Review: Watch Me

by Jody Gehrman (St. Martin's Press, January 2018)    

A small college town is the setting for this cinematic, literary thriller from Jody Gehrman. Suspense builds swiftly with many dramatic reversals and complex characters. Recently-divorced, thirty-something professor Kate Youngblood’s job security and personal boundaries are being challenged by a might-be-fatal attraction to Sam Grist, a talented, decade-younger student. Sam describes the college: “It’s the quintessential small, beautiful college. They’ve filmed seven movies here, and I’ve seen every one….It’s a sacred place, in spite of all the fucktards here. It’s sacred because it’s where I met you. I head straight to your office.”

The relationship between Kate and Sam develops in alternating first-person chapters wound tight as two strands of wire. Sam is an unreliable, yet charismatic narrator; he’s Holden Caulfield’s cousin or Humbert Humbert’s long-lost son. His interior dialogue is so crafty and delusional that it’s delicious to read.  There’s a delicate edge between desire and danger, and Gehrman hones this edge line-by-line, scene-by-scene so that I could not guess how the end would play out. Kate admits to herself, “If he hadn’t walked out of my office when he did, there’s no telling how far it would have gone. The heat rolling off him. It was like sitting next to a bonfire. All that impulsive, tormented energy. I felt more alive than I’ve felt in a decade.” One dramatic irony here is that Sam’s ambitions are being revealed as premeditated and dangerous. Not impulsive.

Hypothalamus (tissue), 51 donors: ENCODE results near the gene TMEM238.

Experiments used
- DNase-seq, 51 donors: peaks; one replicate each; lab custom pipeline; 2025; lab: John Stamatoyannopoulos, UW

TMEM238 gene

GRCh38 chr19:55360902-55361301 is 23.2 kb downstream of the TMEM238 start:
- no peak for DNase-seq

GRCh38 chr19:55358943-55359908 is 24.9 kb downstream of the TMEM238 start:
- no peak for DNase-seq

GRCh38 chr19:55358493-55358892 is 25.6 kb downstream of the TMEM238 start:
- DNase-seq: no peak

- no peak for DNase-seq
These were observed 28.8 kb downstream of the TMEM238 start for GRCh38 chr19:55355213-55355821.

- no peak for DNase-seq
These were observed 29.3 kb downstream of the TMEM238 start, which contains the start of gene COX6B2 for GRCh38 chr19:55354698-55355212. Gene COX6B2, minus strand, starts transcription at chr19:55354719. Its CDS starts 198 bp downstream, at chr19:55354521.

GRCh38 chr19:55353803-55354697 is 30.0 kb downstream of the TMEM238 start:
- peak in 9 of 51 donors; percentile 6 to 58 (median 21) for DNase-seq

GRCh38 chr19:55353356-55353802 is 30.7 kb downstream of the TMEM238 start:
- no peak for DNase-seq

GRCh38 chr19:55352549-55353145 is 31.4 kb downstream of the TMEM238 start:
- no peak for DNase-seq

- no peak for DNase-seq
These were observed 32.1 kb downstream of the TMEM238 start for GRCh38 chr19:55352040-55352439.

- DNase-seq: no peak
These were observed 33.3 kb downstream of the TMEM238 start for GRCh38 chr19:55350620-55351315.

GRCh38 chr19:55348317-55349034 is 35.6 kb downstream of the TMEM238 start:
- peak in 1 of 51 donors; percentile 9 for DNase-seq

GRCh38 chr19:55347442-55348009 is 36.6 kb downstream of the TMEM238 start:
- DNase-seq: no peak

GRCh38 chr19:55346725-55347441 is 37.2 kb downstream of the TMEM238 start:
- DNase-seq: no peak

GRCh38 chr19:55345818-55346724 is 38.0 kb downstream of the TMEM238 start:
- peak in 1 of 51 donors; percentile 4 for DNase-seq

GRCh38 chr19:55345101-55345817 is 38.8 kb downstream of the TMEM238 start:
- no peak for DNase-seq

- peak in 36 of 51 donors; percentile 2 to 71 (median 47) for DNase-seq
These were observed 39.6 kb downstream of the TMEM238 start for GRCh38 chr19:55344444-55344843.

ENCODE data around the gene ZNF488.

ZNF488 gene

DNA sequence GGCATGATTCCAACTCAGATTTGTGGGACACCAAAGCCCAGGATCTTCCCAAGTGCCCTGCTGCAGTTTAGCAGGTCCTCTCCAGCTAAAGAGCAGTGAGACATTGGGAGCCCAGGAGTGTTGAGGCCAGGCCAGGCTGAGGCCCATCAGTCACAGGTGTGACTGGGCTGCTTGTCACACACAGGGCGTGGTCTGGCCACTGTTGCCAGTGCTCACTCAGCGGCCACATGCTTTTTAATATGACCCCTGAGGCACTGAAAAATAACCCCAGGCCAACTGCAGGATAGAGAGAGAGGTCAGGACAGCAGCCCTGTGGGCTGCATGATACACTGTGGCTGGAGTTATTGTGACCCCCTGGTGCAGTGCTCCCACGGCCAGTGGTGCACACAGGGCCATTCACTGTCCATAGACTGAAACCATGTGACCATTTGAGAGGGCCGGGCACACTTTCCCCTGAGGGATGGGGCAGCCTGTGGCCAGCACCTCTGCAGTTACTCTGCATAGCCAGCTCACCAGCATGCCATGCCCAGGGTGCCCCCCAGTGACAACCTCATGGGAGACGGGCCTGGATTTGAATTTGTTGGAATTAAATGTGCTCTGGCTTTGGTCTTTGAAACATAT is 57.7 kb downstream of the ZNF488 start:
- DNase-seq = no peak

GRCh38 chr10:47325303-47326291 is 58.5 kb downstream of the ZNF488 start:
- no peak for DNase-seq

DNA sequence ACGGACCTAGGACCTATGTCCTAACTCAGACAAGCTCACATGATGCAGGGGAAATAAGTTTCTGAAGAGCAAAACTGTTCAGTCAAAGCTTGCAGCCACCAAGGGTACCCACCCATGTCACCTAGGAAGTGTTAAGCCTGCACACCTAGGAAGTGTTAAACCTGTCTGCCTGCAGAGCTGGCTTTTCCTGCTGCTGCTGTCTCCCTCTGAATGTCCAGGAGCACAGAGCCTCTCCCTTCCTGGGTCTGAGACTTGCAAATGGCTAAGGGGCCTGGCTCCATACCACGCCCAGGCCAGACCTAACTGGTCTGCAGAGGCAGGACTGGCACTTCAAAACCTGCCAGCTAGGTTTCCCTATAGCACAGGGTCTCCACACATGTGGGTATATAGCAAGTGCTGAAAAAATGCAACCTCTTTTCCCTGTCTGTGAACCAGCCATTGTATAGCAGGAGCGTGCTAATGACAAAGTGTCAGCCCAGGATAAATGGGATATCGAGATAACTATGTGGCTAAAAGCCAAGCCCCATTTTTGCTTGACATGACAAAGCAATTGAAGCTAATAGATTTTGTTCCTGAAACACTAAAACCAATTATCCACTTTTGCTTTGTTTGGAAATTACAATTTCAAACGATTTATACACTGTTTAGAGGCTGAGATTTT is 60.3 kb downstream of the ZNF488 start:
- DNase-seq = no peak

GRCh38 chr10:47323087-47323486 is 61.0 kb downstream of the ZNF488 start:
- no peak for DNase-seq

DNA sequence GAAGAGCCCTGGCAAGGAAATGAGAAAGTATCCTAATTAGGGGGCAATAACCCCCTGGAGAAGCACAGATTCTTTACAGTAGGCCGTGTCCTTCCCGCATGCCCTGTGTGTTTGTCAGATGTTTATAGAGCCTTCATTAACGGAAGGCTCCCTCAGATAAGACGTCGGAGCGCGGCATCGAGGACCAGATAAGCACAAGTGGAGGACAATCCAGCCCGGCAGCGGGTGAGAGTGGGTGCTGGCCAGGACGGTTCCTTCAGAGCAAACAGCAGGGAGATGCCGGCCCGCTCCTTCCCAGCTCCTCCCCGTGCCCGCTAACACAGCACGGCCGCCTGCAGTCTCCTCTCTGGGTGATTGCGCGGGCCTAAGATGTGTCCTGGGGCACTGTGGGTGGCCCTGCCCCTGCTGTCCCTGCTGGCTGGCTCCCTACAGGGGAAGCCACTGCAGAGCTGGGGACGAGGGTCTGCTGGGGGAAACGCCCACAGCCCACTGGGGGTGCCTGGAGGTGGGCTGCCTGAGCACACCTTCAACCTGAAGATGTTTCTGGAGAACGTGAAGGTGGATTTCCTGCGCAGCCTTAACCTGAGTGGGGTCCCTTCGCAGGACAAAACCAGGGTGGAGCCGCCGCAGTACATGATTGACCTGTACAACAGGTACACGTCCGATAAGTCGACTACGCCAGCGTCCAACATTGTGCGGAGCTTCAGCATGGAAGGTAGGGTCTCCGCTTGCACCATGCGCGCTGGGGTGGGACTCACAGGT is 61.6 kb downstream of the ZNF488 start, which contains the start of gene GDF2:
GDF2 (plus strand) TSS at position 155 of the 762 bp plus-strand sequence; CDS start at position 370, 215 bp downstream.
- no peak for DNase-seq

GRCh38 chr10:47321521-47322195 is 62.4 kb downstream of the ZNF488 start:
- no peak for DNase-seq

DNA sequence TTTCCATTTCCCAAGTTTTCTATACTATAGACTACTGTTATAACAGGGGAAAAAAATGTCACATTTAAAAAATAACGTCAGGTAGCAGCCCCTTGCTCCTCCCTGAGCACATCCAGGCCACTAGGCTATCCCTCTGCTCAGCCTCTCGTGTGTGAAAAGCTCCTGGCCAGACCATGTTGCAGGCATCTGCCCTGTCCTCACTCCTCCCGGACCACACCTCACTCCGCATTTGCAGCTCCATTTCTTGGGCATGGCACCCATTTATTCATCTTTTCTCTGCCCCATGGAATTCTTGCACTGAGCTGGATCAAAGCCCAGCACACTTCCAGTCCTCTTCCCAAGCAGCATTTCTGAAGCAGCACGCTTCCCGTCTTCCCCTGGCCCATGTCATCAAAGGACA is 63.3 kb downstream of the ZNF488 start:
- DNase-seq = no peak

Watch Me juggles many metafictional elements. Both main characters are writers; they attend Mamet’s play Oleanna. One passage alludes to Psycho’s infamous shower scene. Sam surprises Kate with a first edition Lolita. Conversation is seasoned with dramatic references. “What do we know about first-person POV?” Kate asks during class. Sam replies, “It’s intimate.”

This novel showcases Gehrman—who has won previous awards as a novelist, playwright, creative writing professor—at the top of her literary game. Contemporary hot-button issues (childless-by-choice, sexual harassment, gun violence, school safety, addiction, racial identity, internet security, celebrity stalking, age-gap relationships) layer the drama in this psychological thriller. Fans of Gone Girl, The Girl on the Train, or The Good Girl will—if you dare—discover a tingling addition to the genre. Those who love literary women's fiction will find much to love. This review is based on an ARC from NetGalley. Disclaimer: I’ve taught college with author Jody Gehrman. Not at the campus portrayed in this novel!

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Karen Lewis